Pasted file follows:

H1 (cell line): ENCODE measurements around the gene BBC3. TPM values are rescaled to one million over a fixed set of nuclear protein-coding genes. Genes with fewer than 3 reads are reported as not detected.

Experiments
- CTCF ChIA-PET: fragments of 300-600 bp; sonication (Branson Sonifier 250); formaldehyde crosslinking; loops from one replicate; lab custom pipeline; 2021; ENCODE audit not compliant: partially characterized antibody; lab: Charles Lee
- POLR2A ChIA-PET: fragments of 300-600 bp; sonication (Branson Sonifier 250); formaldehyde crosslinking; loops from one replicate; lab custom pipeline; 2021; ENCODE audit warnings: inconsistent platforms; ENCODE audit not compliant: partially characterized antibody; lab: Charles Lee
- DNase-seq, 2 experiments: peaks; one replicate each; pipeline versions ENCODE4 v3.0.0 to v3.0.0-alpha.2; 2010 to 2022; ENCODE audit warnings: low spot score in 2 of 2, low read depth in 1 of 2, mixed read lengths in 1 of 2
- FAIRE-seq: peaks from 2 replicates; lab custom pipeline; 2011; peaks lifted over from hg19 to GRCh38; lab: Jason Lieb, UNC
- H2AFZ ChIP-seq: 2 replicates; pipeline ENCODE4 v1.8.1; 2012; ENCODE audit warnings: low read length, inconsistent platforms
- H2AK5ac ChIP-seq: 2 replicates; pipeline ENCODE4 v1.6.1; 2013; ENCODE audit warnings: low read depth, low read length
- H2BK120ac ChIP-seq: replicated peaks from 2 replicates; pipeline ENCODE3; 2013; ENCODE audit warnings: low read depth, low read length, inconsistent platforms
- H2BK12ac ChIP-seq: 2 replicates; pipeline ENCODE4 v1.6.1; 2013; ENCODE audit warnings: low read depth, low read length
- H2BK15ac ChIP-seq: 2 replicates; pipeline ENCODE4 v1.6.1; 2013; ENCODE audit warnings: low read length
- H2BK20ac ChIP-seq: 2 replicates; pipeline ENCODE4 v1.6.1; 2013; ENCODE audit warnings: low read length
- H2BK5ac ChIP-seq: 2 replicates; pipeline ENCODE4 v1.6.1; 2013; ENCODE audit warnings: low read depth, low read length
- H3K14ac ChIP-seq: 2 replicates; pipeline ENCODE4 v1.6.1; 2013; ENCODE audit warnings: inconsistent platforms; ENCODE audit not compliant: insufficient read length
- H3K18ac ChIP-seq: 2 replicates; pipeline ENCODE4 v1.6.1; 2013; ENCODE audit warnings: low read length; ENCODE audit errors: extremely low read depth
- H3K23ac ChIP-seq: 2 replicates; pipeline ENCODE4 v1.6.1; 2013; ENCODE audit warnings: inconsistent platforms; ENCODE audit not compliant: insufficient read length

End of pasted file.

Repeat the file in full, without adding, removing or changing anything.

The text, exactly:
H1 (cell line): ENCODE measurements around the gene BBC3. TPM values are rescaled to one million over a fixed set of nuclear protein-coding genes. Genes with fewer than 3 reads are reported as not detected.

Experiments
- CTCF ChIA-PET: fragments of 300-600 bp; sonication (Branson Sonifier 250); formaldehyde crosslinking; loops from one replicate; lab custom pipeline; 2021; ENCODE audit not compliant: partially characterized antibody; lab: Charles Lee
- POLR2A ChIA-PET: fragments of 300-600 bp; sonication (Branson Sonifier 250); formaldehyde crosslinking; loops from one replicate; lab custom pipeline; 2021; ENCODE audit warnings: inconsistent platforms; ENCODE audit not compliant: partially characterized antibody; lab: Charles Lee
- DNase-seq, 2 experiments: peaks; one replicate each; pipeline versions ENCODE4 v3.0.0 to v3.0.0-alpha.2; 2010 to 2022; ENCODE audit warnings: low spot score in 2 of 2, low read depth in 1 of 2, mixed read lengths in 1 of 2
- FAIRE-seq: peaks from 2 replicates; lab custom pipeline; 2011; peaks lifted over from hg19 to GRCh38; lab: Jason Lieb, UNC
- H2AFZ ChIP-seq: 2 replicates; pipeline ENCODE4 v1.8.1; 2012; ENCODE audit warnings: low read length, inconsistent platforms
- H2AK5ac ChIP-seq: 2 replicates; pipeline ENCODE4 v1.6.1; 2013; ENCODE audit warnings: low read depth, low read length
- H2BK120ac ChIP-seq: replicated peaks from 2 replicates; pipeline ENCODE3; 2013; ENCODE audit warnings: low read depth, low read length, inconsistent platforms
- H2BK12ac ChIP-seq: 2 replicates; pipeline ENCODE4 v1.6.1; 2013; ENCODE audit warnings: low read depth, low read length
- H2BK15ac ChIP-seq: 2 replicates; pipeline ENCODE4 v1.6.1; 2013; ENCODE audit warnings: low read length
- H2BK20ac ChIP-seq: 2 replicates; pipeline ENCODE4 v1.6.1; 2013; ENCODE audit warnings: low read length
- H2BK5ac ChIP-seq: 2 replicates; pipeline ENCODE4 v1.6.1; 2013; ENCODE audit warnings: low read depth, low read length
- H3K14ac ChIP-seq: 2 replicates; pipeline ENCODE4 v1.6.1; 2013; ENCODE audit warnings: inconsistent platforms; ENCODE audit not compliant: insufficient read length
- H3K18ac ChIP-seq: 2 replicates; pipeline ENCODE4 v1.6.1; 2013; ENCODE audit warnings: low read length; ENCODE audit errors: extremely low read depth
- H3K23ac ChIP-seq: 2 replicates; pipeline ENCODE4 v1.6.1; 2013; ENCODE audit warnings: inconsistent platforms; ENCODE audit not compliant: insufficient read length